By Tamsin Zandstra
Medical misogyny, gaslighting and discrimination have been increasingly discussed since the start of the COVID-19 pandemic and are heavily associated with Long COVID.
People of color, in particular Black and Latino men, are among the groups impacted the most by these disparities. Communities of color have carried a disproportionate burden of the COVID-19 pandemic, often working in lower paying, public facing jobs which continued to operate despite the lockdowns and where working accommodations have been limited. Many of these individuals often live in lower income communities, with less access to affordable healthcare and where the risk of contracting COVID-19 is higher and thus the risk of developing Long COVID is accordingly higher. A poll conducted in 2020 by the African American Research Collection found that Black, Native and Latino Americans reported less access to primary care doctors than their White counterparts. Furthermore, Black, Latino and Indian American individuals are circumstantially predisposed to health conditions including lung disease and hypertension as a result of socio-economic status, working and living conditions which can make such individuals more vulnerable to developing Long COVID.
Gender-bias and medical misogyny are also challenges associated with Long COVID. Historically, women have often been belittled or dismissed as hysterical and paranoid about their symptoms. However, according to the Center for Disease Control women are diagnosed with ME/CFS at three to four times the rate of men, which may suggest that women also have a higher risk of Long COVID, due to the close relation the two diseases appear to have. This gender-bias is not something that exists purely surrounding Long COVID but in healthcare in general. In 2019 TODAY conducted a survey which found that more than 50% of women, in comparison with 33.33% of men, believe that gender discrimination in patient care is a pressing issue. 20% of women say that they have felt ignored or dismissed by healthcare providers and 17% say that they have been treated differently as a result of their gender as compared with 14% and 6% of men respectively.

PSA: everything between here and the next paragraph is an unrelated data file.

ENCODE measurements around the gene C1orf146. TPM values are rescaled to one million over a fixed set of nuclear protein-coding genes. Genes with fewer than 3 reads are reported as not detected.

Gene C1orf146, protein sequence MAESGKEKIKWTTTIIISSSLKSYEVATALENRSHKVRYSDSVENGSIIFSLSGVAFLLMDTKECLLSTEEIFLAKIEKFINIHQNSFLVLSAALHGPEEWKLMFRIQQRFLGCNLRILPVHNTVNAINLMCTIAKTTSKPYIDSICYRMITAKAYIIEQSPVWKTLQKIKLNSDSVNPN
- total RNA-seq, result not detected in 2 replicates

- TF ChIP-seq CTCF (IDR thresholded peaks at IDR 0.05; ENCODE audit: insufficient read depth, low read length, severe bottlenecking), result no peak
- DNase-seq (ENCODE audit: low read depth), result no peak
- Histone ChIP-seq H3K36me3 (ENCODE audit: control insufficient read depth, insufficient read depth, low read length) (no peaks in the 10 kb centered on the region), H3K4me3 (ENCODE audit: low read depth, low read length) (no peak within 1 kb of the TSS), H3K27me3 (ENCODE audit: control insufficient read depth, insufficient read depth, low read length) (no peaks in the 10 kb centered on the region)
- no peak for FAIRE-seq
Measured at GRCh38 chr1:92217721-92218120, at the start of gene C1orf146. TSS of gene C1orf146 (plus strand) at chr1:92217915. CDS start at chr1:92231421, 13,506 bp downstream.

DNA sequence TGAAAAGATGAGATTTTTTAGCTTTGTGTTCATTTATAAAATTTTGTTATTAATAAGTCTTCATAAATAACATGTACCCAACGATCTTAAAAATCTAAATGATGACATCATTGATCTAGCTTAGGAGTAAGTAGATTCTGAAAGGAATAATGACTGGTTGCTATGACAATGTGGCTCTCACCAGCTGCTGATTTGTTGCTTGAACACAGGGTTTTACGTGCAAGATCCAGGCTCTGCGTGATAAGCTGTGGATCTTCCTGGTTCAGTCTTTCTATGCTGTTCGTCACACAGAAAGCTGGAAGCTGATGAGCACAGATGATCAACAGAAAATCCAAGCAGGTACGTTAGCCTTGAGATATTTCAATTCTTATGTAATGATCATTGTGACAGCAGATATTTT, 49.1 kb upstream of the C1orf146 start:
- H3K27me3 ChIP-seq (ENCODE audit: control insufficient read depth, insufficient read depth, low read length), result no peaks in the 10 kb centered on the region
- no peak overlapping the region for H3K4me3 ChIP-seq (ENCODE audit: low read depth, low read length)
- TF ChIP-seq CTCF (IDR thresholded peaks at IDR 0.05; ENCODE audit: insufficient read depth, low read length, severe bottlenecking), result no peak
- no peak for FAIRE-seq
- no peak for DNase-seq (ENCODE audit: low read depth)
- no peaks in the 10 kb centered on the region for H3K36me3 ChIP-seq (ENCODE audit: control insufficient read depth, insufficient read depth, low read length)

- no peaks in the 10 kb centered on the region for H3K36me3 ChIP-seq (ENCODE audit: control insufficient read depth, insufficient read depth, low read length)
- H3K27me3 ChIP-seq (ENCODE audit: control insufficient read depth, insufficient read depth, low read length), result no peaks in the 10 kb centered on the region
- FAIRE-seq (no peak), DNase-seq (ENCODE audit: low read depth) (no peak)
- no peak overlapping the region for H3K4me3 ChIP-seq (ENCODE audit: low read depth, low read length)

Medical misogyny is not just an issue in the United States but globally. The Guardian recently shared an article expressing the personal experiences of several women who faced medical misogyny relating to Long COVID. Dr. Stephen Philips and Professor Michelle Williams from Harvard University have said that the US medical system “has a long history of minimizing women’s symptoms and dismissing or misdiagnosing their condition as psychological” sharing in the New England Journal of Medicine that “women of color with Long COVID, in particular, have been disbelieved and denied tests that their white counterparts have received.”
The COVID-19 pandemic has stressed the necessity for the medical community to modernize its approach to patient care, taking into consideration the unique experiences of different genders, sexes, races and ethnicities, their socio-economic status and working conditions. A lack of knowledge and consideration for people’s unique circumstances is leading to unnecessary medical discrimination. Long COVID is also a condition that presents differently for many people, and the lack of a clear diagnosis makes it easier for doctors to be dismissive. Long COVID highlights the value of empathy in our healthcare system and the tragic and disproportionate effects that can occur without it.